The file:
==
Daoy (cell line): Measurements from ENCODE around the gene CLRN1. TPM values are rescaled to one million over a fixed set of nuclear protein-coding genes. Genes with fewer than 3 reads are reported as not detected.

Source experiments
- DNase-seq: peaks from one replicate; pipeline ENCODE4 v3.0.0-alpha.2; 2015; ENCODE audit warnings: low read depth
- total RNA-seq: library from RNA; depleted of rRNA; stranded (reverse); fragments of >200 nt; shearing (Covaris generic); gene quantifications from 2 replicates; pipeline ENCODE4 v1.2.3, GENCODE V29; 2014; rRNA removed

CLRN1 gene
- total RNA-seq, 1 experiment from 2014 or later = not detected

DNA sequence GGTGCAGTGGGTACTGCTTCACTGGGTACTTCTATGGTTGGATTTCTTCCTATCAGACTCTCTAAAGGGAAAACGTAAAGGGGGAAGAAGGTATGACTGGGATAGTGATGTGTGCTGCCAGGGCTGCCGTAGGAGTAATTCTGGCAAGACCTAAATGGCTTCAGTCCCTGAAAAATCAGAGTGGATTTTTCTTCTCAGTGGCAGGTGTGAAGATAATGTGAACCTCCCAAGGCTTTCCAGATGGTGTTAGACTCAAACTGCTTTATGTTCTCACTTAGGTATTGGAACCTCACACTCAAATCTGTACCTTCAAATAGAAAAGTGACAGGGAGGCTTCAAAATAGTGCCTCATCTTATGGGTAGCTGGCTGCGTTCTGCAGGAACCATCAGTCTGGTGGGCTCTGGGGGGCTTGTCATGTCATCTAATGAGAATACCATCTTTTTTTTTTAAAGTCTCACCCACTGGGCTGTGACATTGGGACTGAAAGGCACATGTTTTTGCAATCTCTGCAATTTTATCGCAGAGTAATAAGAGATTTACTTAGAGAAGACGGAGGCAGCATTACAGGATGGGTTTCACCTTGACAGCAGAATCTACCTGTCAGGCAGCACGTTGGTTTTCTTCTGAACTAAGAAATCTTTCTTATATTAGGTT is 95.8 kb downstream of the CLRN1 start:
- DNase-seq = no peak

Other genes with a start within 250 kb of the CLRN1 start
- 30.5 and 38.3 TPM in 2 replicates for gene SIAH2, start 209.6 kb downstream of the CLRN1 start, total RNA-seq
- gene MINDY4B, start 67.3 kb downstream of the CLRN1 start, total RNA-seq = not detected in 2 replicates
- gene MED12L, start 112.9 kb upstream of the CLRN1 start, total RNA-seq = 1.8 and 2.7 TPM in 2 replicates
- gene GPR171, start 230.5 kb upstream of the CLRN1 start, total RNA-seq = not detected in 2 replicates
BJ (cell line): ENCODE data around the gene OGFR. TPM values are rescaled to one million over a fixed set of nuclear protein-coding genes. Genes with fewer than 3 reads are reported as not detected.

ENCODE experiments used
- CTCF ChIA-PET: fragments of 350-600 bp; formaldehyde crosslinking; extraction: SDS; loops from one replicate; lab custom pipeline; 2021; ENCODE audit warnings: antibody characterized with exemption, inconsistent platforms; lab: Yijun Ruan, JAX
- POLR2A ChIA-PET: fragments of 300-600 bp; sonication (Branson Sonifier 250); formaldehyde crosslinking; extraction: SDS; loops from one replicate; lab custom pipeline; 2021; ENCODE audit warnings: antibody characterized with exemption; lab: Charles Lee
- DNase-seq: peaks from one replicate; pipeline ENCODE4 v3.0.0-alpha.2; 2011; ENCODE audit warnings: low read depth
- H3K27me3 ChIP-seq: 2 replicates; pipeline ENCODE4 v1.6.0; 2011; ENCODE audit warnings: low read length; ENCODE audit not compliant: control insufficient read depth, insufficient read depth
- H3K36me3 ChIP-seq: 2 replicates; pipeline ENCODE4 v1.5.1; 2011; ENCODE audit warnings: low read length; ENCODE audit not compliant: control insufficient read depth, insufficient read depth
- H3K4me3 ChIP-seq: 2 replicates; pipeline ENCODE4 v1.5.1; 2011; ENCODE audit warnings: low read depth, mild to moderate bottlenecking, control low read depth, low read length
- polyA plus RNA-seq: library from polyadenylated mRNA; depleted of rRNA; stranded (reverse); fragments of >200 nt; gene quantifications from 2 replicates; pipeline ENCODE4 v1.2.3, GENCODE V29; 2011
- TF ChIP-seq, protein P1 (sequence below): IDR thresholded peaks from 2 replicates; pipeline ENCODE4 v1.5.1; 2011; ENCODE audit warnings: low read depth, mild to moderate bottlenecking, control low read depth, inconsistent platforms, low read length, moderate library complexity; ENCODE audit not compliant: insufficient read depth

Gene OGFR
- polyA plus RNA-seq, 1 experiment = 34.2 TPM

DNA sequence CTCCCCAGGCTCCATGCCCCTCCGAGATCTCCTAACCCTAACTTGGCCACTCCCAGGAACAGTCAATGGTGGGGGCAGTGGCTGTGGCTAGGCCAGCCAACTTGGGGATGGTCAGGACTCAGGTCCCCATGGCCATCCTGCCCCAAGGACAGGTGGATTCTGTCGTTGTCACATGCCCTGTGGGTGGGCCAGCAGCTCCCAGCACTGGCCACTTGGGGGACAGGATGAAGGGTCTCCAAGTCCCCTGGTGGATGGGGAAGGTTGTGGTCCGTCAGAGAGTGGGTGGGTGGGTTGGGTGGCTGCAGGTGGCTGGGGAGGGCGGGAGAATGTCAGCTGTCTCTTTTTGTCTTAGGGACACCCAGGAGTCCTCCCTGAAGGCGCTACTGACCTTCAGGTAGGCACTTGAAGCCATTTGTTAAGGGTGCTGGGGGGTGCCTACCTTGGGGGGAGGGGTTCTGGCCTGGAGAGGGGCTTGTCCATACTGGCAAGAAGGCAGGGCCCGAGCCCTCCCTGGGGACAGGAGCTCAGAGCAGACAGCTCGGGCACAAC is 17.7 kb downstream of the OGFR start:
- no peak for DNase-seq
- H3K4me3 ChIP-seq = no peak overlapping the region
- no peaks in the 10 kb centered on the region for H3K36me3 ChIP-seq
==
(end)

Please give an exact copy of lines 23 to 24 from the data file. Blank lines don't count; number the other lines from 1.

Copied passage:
- TF ChIP-seq, protein P1 (sequence below): IDR thresholded peaks from 2 replicates; pipeline ENCODE4 v1.5.1; 2011; ENCODE audit warnings: low read depth, mild to moderate bottlenecking, control low read depth, inconsistent platforms, low read length, moderate library complexity; ENCODE audit not compliant: insufficient read depth

Gene OGFR